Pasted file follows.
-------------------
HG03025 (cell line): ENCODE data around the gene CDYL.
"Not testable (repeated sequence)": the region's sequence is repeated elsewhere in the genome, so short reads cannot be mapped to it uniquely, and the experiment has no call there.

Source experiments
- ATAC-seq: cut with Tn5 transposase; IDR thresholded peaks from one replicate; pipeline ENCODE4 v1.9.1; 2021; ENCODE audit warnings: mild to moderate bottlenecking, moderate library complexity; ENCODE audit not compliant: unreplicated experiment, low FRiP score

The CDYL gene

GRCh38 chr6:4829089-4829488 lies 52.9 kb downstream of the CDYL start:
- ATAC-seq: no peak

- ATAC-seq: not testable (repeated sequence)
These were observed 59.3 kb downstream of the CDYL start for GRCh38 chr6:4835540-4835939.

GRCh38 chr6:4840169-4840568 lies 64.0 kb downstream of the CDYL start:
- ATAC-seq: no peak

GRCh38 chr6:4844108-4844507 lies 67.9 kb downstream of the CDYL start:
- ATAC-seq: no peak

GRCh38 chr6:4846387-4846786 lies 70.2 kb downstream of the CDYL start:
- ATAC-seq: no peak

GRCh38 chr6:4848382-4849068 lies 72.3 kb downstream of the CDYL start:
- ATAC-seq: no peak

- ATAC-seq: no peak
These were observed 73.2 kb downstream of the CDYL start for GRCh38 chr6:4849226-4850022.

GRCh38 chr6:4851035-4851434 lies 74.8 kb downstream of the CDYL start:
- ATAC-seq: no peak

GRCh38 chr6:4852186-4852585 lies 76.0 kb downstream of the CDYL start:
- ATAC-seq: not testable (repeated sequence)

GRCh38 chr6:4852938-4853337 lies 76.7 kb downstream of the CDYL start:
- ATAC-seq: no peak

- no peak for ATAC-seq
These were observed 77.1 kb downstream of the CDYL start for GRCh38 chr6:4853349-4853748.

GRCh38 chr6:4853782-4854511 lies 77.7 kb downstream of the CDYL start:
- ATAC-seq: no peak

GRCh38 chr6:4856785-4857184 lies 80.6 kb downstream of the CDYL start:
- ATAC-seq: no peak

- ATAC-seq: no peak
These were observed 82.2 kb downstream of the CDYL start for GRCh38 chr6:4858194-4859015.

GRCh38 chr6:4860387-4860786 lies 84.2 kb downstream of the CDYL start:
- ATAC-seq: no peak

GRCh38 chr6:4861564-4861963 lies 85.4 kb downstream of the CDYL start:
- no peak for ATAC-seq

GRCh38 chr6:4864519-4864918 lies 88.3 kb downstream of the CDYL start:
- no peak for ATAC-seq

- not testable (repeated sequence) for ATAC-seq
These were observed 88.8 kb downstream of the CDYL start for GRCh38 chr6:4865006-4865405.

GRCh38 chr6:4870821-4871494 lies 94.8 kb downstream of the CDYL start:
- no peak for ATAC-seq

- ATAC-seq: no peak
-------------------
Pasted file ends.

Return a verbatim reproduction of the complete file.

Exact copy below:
HG03025 (cell line): ENCODE data around the gene CDYL.
"Not testable (repeated sequence)": the region's sequence is repeated elsewhere in the genome, so short reads cannot be mapped to it uniquely, and the experiment has no call there.

Source experiments
- ATAC-seq: cut with Tn5 transposase; IDR thresholded peaks from one replicate; pipeline ENCODE4 v1.9.1; 2021; ENCODE audit warnings: mild to moderate bottlenecking, moderate library complexity; ENCODE audit not compliant: unreplicated experiment, low FRiP score

The CDYL gene

GRCh38 chr6:4829089-4829488 lies 52.9 kb downstream of the CDYL start:
- ATAC-seq: no peak

- ATAC-seq: not testable (repeated sequence)
These were observed 59.3 kb downstream of the CDYL start for GRCh38 chr6:4835540-4835939.

GRCh38 chr6:4840169-4840568 lies 64.0 kb downstream of the CDYL start:
- ATAC-seq: no peak

GRCh38 chr6:4844108-4844507 lies 67.9 kb downstream of the CDYL start:
- ATAC-seq: no peak

GRCh38 chr6:4846387-4846786 lies 70.2 kb downstream of the CDYL start:
- ATAC-seq: no peak

GRCh38 chr6:4848382-4849068 lies 72.3 kb downstream of the CDYL start:
- ATAC-seq: no peak

- ATAC-seq: no peak
These were observed 73.2 kb downstream of the CDYL start for GRCh38 chr6:4849226-4850022.

GRCh38 chr6:4851035-4851434 lies 74.8 kb downstream of the CDYL start:
- ATAC-seq: no peak

GRCh38 chr6:4852186-4852585 lies 76.0 kb downstream of the CDYL start:
- ATAC-seq: not testable (repeated sequence)

GRCh38 chr6:4852938-4853337 lies 76.7 kb downstream of the CDYL start:
- ATAC-seq: no peak

- no peak for ATAC-seq
These were observed 77.1 kb downstream of the CDYL start for GRCh38 chr6:4853349-4853748.

GRCh38 chr6:4853782-4854511 lies 77.7 kb downstream of the CDYL start:
- ATAC-seq: no peak

GRCh38 chr6:4856785-4857184 lies 80.6 kb downstream of the CDYL start:
- ATAC-seq: no peak

- ATAC-seq: no peak
These were observed 82.2 kb downstream of the CDYL start for GRCh38 chr6:4858194-4859015.

GRCh38 chr6:4860387-4860786 lies 84.2 kb downstream of the CDYL start:
- ATAC-seq: no peak

GRCh38 chr6:4861564-4861963 lies 85.4 kb downstream of the CDYL start:
- no peak for ATAC-seq

GRCh38 chr6:4864519-4864918 lies 88.3 kb downstream of the CDYL start:
- no peak for ATAC-seq

- not testable (repeated sequence) for ATAC-seq
These were observed 88.8 kb downstream of the CDYL start for GRCh38 chr6:4865006-4865405.

GRCh38 chr6:4870821-4871494 lies 94.8 kb downstream of the CDYL start:
- no peak for ATAC-seq

- ATAC-seq: no peak